The Rest of the Opioid Story

By Roger Chriss, Columnist

Media reports about the opioid crisis in the U.S. are often grim and sensational.

The Economist declares that “states are losing the battle against deadly drugs like heroin and fentanyl.” Vox describes the opioid epidemic as “America’s worst drug crisis ever.” And CBS News warns that “opioid dependence can start within just a few days.”

But all this ignores a key point: Opioids are the best pain reliever we have, and they relieve a lot of pain.

The Institute of Medicine estimates that 100 million Americans will be in chronic pain at some point in their lives. Associated Press reporter Matthew Perrone laughed at this number in an interview that recently appeared in The Huffington Post, saying “That’s a damn lot of pain.” And Anna Lembke suggested the number may be much lower in her book, Drug Dealer, MD.

Let Perrone have his little laugh and assume Lembke is right. Perhaps there are only 25 million people in chronic pain. That’s still a lot of people -- the population of many nations in the world. It’s a population that also includes some of the worst diagnoses imaginable. They include diseases and disorders that rarely get better and often get worse, requiring the patient to live for years or even decades in pain.

These journalists and authors may not realize what this pain represents. This is the pain that lands you in the emergency room only if someone else takes you there. You are simply not capable of getting there on your own.

This is the pain that keeps you awake for days at a stretch because the brain simply cannot disengage. This is the pain that ends careers, shatters families and destroys relationships. It is not an achy muscle or a tender joint. Chronic pain is to ordinary pain as a hurricane is to a rain shower.

Opioids make a huge difference in the life of such people. According to The Washington Post, “the vast majority of those who have used strong painkillers for a long period say they work.” Lembke may trivialize multiple sclerosis or complex regional pain syndrome in her book, but people with these and other disorders deserve the best modern medicine has to offer. For pain management, that is often opioid medication.

Moreover, opioids are essential to modern healthcare, a reality often ignored by journalists.  Trauma and battlefield injuries could not be managed without the analgesic effects of opioids. The same is true for tens of thousands of cancer surgeries, organ transplants and hip replacements. And for the neuropathic pain caused by chemotherapy or the pain of a sickle-cell crisis. The list goes on and on. Opioids are an invaluable medical resource.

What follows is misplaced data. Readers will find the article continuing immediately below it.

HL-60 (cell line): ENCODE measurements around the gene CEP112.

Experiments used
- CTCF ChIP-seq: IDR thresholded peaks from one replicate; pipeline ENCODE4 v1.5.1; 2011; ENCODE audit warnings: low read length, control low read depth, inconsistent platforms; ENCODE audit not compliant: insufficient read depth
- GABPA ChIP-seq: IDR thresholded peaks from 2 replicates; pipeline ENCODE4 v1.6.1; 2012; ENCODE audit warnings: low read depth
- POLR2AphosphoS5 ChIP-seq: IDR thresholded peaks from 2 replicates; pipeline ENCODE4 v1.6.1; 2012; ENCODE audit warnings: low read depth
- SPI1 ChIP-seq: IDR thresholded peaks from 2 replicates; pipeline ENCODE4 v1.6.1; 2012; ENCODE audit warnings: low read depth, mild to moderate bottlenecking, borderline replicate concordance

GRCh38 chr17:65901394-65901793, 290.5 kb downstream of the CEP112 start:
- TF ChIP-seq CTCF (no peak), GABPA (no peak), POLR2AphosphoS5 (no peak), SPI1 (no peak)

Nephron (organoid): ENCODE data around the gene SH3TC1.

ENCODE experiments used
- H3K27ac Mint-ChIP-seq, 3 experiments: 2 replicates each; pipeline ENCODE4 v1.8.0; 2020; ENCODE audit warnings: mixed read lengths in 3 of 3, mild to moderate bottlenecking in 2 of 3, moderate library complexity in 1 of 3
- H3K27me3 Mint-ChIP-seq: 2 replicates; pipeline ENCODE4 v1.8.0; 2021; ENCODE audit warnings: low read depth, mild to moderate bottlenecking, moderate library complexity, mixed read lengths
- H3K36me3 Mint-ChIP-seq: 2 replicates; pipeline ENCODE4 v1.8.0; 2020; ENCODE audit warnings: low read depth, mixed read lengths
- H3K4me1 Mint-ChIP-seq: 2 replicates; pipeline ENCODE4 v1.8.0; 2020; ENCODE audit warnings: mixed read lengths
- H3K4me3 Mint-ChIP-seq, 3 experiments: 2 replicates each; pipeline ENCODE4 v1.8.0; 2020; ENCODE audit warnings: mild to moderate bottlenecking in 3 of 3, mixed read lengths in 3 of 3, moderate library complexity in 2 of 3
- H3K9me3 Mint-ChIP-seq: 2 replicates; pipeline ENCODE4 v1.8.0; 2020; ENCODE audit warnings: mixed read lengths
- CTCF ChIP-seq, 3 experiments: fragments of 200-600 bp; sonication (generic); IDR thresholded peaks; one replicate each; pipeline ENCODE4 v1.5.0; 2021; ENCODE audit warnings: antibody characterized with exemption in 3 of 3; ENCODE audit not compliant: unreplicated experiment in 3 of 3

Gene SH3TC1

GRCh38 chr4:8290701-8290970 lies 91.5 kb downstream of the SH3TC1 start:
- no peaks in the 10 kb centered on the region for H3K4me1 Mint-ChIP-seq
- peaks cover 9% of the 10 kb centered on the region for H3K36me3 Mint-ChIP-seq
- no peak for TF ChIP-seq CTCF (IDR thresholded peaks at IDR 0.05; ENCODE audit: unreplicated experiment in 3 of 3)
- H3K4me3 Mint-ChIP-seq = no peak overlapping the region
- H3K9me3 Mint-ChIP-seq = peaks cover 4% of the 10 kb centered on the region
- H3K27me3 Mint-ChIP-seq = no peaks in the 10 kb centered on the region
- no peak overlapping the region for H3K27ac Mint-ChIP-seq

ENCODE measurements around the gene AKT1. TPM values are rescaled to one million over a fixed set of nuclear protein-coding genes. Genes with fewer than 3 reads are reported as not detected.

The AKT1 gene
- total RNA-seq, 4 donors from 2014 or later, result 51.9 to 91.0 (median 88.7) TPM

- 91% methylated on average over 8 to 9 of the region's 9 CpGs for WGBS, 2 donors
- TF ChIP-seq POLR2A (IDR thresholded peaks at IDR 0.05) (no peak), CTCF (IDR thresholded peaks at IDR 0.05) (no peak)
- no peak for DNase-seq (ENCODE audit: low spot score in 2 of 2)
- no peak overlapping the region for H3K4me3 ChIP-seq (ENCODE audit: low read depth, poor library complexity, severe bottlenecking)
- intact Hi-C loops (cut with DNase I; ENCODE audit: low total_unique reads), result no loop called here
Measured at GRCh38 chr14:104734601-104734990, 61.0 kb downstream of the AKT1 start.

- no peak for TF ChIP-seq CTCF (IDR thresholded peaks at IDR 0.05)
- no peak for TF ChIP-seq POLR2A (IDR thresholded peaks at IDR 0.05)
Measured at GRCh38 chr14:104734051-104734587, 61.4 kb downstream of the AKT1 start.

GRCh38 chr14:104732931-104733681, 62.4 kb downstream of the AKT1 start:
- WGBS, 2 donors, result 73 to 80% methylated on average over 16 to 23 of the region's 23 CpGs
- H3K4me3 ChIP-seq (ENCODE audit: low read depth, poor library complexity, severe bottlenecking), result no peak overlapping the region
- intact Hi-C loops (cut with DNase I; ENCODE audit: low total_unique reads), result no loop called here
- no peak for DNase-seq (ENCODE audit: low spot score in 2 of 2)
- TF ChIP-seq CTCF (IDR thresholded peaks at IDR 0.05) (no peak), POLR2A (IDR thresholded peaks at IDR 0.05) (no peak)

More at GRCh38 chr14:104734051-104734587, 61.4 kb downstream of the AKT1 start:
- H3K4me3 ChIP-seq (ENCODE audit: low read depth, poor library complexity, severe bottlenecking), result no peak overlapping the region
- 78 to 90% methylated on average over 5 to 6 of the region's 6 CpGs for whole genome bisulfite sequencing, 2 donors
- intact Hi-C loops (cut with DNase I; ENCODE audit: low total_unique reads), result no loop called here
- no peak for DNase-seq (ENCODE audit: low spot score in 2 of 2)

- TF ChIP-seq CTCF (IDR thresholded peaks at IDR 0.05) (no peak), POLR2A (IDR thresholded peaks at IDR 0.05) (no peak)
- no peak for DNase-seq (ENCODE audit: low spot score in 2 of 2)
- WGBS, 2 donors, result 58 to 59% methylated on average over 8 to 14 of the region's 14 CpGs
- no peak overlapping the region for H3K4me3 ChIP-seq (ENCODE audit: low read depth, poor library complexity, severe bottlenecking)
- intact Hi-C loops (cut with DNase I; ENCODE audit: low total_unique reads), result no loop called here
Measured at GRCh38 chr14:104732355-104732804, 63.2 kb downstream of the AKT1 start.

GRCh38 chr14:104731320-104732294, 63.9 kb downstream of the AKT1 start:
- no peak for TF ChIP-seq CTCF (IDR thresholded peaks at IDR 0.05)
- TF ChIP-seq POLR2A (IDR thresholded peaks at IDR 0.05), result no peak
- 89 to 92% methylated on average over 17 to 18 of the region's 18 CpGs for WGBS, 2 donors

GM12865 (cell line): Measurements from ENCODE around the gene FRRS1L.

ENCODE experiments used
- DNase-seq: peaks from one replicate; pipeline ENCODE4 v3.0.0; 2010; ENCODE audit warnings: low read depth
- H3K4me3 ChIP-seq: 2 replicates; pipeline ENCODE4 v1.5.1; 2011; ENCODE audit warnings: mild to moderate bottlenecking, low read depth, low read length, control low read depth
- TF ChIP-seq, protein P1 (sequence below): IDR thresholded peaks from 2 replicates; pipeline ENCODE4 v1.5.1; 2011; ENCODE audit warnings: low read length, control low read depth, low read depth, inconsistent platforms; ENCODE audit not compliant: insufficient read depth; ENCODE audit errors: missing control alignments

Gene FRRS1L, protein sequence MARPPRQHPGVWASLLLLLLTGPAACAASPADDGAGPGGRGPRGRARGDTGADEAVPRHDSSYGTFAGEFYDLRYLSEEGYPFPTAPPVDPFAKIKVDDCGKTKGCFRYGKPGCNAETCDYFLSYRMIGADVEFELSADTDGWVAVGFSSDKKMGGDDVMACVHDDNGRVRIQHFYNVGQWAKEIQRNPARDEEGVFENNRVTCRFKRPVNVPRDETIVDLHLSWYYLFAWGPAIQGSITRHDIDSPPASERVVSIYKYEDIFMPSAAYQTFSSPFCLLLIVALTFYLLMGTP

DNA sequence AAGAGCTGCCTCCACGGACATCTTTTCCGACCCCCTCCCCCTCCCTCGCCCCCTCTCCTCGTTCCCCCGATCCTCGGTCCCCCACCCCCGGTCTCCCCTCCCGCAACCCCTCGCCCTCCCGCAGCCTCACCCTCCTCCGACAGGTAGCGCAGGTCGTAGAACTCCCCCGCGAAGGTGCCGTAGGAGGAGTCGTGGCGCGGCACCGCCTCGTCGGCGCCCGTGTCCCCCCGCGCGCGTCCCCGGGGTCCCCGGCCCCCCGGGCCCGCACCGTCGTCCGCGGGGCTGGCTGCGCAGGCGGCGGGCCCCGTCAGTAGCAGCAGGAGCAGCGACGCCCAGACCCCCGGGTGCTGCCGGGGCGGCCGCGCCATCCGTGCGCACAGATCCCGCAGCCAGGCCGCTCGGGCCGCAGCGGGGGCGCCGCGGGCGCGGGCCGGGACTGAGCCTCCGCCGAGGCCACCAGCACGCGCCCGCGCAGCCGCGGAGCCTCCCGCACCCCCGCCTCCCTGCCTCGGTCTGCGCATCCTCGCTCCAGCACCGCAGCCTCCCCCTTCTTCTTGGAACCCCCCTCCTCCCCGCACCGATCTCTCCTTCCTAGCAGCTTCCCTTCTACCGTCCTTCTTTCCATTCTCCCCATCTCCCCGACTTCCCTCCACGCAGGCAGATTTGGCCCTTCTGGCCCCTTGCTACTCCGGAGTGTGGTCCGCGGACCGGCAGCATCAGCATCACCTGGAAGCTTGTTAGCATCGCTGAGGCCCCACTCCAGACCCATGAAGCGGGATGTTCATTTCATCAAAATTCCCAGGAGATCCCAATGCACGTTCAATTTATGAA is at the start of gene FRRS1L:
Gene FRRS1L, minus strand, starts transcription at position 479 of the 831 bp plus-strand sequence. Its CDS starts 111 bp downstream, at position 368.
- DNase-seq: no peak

Of course, they must be used wisely. Developing a safer opioid would be wonderful, but this has proven difficult. Clearly not Purdue Pharma with OxyContin, which contributed greatly to the current opioid crisis before it was reformulated into a pill that is harder to abuse. Endo’s Opana ER is under review by the FDA and may be removed from the market for safety reasons.

Nektar Therapeutics has a new opioid called NKTR-181 that is showing promise in clinical trials. But it remains to be seen if it will come to market or if it will actually be any safer. Non-opioids like NSAIDs and Lyrica also have their own non-trivial risks.

In other words, drug development is hard. And despite enthusiastic media coverage of new drugs, often labeled as promising alternatives for “deadly opioids,” we shouldn’t expect a medication with no risk of abuse or addiction to appear any time soon, assuming that is even possible. And none of this matters if you are facing a major surgery, chemotherapy, or life with a chronic medical disorder right now.

Opioid medications are already here. They work. Their risks have been amply described in the media with phrases like “highly addictive opioid” or “dangerous opioid,” but never with modifiers like “life-saving” or “function-preserving.”

Few people doubt the need for careful opioid prescribing, the importance of prescription drug monitoring programs, and the value of shutting down pill mills, but too many are ignoring the medical importance of opioids. 

Everyone recognizes the tragedy of overdose deaths. Nothing can express the significance of the loss of a family member or friend to addiction and overdose. But let’s also not understate the importance of preserving life, of restoring function, and minimizing suffering. In other words, let’s prevent both tragedies. Let opioid medications do what they can do, and make sure they do that and nothing else.

Roger Chriss suffers from Ehlers Danlos syndrome and is a proud member of the Ehlers-Danlos Society.

Roger is a technical consultant in Washington state, where he specializes in mathematics and research.

The information in this column should not be considered as professional medical advice, diagnosis or treatment. It is for informational purposes only and represents the author’s opinions alone. It does not inherently express or reflect the views, opinions and/or positions of Pain News Network.